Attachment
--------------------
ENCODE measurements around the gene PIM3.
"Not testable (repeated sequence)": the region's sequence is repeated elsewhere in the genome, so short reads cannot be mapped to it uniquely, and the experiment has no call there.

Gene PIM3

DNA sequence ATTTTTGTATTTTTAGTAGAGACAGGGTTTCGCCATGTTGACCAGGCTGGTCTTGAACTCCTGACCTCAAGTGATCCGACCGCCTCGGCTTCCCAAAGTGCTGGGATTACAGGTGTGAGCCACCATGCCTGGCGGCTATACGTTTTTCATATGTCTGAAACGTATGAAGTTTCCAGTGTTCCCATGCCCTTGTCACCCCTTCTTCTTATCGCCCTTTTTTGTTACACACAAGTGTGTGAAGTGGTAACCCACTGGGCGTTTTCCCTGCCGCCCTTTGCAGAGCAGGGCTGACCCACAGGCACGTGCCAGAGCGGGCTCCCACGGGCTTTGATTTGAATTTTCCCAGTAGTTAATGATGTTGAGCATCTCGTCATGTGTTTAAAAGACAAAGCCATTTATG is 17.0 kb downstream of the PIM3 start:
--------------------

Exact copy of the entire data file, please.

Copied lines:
ENCODE measurements around the gene PIM3.
"Not testable (repeated sequence)": the region's sequence is repeated elsewhere in the genome, so short reads cannot be mapped to it uniquely, and the experiment has no call there.

Gene PIM3

DNA sequence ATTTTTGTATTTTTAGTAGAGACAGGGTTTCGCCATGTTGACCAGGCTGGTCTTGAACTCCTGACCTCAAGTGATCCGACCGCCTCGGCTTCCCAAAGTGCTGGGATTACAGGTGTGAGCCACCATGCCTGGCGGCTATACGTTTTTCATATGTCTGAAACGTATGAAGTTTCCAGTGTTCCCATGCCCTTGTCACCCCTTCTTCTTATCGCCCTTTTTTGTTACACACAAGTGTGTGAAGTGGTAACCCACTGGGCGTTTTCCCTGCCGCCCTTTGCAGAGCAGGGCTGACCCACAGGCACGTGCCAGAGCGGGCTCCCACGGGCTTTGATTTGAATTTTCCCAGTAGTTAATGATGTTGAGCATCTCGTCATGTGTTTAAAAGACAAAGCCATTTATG is 17.0 kb downstream of the PIM3 start: